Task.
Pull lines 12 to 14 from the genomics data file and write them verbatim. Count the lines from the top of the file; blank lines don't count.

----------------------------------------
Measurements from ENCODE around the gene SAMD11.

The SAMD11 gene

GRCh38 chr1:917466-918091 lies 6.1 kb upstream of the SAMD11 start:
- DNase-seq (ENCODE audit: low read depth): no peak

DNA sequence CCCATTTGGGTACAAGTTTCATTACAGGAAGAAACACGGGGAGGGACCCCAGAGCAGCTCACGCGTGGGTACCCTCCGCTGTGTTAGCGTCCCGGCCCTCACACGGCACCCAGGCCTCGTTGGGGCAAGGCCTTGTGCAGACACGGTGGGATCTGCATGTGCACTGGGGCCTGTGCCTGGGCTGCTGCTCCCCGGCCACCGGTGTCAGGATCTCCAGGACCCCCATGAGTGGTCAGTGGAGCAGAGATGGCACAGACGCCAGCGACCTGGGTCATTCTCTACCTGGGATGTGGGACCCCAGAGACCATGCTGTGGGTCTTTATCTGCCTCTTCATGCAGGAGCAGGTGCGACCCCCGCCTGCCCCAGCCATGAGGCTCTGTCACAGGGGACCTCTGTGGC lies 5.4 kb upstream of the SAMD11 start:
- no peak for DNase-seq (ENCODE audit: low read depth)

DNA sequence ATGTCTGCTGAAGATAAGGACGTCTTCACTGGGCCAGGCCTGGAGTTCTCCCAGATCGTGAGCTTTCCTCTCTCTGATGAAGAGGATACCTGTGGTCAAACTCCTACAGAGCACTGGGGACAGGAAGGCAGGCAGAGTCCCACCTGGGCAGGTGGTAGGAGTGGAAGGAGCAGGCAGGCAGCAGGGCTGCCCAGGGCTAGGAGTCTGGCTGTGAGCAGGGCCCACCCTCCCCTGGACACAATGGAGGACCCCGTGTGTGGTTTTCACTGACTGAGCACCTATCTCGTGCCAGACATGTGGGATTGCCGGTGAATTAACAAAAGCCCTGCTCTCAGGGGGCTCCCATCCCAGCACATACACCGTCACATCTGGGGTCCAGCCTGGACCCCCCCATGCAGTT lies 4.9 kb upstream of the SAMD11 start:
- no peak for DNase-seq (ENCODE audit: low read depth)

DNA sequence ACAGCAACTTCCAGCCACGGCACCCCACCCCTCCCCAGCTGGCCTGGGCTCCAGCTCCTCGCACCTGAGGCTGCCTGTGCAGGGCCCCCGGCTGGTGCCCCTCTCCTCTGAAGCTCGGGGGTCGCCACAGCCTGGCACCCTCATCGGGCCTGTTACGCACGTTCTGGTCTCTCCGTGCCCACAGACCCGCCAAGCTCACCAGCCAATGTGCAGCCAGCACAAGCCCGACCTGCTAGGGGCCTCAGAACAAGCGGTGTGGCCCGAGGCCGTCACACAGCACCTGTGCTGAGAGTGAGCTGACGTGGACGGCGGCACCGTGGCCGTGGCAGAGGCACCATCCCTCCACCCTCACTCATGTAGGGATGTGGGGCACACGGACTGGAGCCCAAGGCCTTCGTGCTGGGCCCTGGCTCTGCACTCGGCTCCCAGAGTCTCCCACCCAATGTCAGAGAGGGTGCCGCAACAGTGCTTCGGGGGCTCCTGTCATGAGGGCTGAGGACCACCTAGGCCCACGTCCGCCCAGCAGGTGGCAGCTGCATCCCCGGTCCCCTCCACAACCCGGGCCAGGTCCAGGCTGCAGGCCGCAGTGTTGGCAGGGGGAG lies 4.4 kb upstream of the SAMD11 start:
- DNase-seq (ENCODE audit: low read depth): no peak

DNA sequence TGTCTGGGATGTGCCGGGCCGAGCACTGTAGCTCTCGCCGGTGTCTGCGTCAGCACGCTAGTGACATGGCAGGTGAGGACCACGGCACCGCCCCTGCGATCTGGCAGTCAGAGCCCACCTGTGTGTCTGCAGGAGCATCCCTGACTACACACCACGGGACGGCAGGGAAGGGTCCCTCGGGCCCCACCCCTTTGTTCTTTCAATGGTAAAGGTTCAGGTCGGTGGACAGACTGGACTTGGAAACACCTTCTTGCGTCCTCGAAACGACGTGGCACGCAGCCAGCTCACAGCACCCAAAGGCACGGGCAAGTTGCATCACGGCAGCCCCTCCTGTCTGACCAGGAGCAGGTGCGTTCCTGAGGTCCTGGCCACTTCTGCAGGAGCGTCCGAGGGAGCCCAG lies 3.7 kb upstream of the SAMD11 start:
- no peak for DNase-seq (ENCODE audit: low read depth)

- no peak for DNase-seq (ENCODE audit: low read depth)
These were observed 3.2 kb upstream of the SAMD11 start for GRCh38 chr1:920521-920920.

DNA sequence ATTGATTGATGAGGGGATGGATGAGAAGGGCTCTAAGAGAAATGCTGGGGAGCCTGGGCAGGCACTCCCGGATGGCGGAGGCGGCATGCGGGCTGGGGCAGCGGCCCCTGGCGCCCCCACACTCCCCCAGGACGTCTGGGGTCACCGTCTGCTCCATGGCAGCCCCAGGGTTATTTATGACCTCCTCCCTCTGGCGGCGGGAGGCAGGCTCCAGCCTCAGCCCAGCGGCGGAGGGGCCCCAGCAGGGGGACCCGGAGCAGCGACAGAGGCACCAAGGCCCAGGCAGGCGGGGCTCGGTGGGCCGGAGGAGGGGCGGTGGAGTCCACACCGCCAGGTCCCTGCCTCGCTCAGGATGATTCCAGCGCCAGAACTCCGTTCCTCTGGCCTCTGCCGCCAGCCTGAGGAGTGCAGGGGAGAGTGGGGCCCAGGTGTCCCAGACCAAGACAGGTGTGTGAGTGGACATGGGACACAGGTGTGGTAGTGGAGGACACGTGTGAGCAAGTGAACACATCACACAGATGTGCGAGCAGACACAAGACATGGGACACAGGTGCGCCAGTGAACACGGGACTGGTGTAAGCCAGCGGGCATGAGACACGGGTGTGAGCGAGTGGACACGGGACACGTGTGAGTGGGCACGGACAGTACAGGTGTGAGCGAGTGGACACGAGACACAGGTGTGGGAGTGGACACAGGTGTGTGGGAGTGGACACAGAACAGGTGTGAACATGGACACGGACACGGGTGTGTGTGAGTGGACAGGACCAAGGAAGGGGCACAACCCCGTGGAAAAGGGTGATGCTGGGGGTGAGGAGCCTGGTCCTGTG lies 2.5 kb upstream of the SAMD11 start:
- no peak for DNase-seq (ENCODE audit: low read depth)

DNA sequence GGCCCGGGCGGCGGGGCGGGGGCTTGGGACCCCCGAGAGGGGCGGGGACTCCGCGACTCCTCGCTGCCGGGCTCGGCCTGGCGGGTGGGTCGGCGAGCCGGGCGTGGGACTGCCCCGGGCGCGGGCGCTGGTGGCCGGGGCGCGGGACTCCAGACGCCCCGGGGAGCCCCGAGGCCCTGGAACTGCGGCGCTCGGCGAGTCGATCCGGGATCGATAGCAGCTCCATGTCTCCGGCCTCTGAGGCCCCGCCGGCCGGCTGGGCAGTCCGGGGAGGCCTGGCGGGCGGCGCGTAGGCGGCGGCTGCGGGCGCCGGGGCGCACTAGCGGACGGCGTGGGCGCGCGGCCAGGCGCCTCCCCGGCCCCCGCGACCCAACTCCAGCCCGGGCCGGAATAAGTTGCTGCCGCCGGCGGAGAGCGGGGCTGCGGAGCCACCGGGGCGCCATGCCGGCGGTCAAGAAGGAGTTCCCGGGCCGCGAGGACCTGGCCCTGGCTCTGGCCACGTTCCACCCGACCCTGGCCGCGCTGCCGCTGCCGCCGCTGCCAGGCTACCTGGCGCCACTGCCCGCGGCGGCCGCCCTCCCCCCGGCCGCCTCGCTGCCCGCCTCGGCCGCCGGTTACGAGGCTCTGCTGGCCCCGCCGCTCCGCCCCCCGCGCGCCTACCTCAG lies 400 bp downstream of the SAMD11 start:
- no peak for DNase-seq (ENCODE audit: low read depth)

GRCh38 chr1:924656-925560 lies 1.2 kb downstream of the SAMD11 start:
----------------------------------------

- no peak for DNase-seq (ENCODE audit: low read depth)

- no peak for DNase-seq (ENCODE audit: low read depth)
These were observed 3.2 kb upstream of the SAMD11 start for GRCh38 chr1:920521-920920.